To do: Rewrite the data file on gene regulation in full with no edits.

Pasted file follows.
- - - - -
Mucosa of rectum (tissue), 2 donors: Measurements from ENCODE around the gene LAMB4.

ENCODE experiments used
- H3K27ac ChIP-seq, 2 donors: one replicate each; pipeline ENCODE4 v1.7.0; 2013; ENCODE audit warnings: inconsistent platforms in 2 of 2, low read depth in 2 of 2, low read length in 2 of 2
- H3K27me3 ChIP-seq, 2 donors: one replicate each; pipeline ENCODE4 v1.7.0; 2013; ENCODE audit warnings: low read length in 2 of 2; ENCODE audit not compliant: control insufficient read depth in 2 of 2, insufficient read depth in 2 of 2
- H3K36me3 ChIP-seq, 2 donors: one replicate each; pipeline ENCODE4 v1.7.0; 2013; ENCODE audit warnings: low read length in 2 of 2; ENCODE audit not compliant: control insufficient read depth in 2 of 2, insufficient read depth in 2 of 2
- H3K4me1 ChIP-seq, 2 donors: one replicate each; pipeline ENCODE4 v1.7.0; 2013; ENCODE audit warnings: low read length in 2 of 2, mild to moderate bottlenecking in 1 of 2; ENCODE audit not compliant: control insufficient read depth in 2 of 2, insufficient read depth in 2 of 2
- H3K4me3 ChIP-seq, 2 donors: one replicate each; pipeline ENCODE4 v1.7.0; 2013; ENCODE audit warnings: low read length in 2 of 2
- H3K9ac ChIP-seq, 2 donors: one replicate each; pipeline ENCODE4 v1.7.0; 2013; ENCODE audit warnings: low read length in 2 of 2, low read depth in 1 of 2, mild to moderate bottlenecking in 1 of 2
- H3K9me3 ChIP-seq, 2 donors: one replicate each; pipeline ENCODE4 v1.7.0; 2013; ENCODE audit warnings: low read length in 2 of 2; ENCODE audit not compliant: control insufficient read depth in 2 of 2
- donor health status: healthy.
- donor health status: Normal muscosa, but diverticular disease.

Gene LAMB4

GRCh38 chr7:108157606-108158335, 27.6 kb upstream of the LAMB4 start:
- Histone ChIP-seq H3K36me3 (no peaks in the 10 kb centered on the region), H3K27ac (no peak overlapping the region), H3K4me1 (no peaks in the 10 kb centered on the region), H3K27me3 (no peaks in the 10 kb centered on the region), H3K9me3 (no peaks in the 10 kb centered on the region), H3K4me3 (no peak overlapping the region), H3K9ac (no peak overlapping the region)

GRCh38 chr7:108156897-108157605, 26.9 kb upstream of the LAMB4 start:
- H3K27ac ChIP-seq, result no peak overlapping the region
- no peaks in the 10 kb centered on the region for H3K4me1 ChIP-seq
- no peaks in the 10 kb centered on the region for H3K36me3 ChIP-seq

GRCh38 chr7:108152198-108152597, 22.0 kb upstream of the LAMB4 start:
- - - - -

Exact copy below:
Mucosa of rectum (tissue), 2 donors: Measurements from ENCODE around the gene LAMB4.

ENCODE experiments used
- H3K27ac ChIP-seq, 2 donors: one replicate each; pipeline ENCODE4 v1.7.0; 2013; ENCODE audit warnings: inconsistent platforms in 2 of 2, low read depth in 2 of 2, low read length in 2 of 2
- H3K27me3 ChIP-seq, 2 donors: one replicate each; pipeline ENCODE4 v1.7.0; 2013; ENCODE audit warnings: low read length in 2 of 2; ENCODE audit not compliant: control insufficient read depth in 2 of 2, insufficient read depth in 2 of 2
- H3K36me3 ChIP-seq, 2 donors: one replicate each; pipeline ENCODE4 v1.7.0; 2013; ENCODE audit warnings: low read length in 2 of 2; ENCODE audit not compliant: control insufficient read depth in 2 of 2, insufficient read depth in 2 of 2
- H3K4me1 ChIP-seq, 2 donors: one replicate each; pipeline ENCODE4 v1.7.0; 2013; ENCODE audit warnings: low read length in 2 of 2, mild to moderate bottlenecking in 1 of 2; ENCODE audit not compliant: control insufficient read depth in 2 of 2, insufficient read depth in 2 of 2
- H3K4me3 ChIP-seq, 2 donors: one replicate each; pipeline ENCODE4 v1.7.0; 2013; ENCODE audit warnings: low read length in 2 of 2
- H3K9ac ChIP-seq, 2 donors: one replicate each; pipeline ENCODE4 v1.7.0; 2013; ENCODE audit warnings: low read length in 2 of 2, low read depth in 1 of 2, mild to moderate bottlenecking in 1 of 2
- H3K9me3 ChIP-seq, 2 donors: one replicate each; pipeline ENCODE4 v1.7.0; 2013; ENCODE audit warnings: low read length in 2 of 2; ENCODE audit not compliant: control insufficient read depth in 2 of 2
- donor health status: healthy.
- donor health status: Normal muscosa, but diverticular disease.

Gene LAMB4

GRCh38 chr7:108157606-108158335, 27.6 kb upstream of the LAMB4 start:
- Histone ChIP-seq H3K36me3 (no peaks in the 10 kb centered on the region), H3K27ac (no peak overlapping the region), H3K4me1 (no peaks in the 10 kb centered on the region), H3K27me3 (no peaks in the 10 kb centered on the region), H3K9me3 (no peaks in the 10 kb centered on the region), H3K4me3 (no peak overlapping the region), H3K9ac (no peak overlapping the region)

GRCh38 chr7:108156897-108157605, 26.9 kb upstream of the LAMB4 start:
- H3K27ac ChIP-seq, result no peak overlapping the region
- no peaks in the 10 kb centered on the region for H3K4me1 ChIP-seq
- no peaks in the 10 kb centered on the region for H3K36me3 ChIP-seq

GRCh38 chr7:108152198-108152597, 22.0 kb upstream of the LAMB4 start: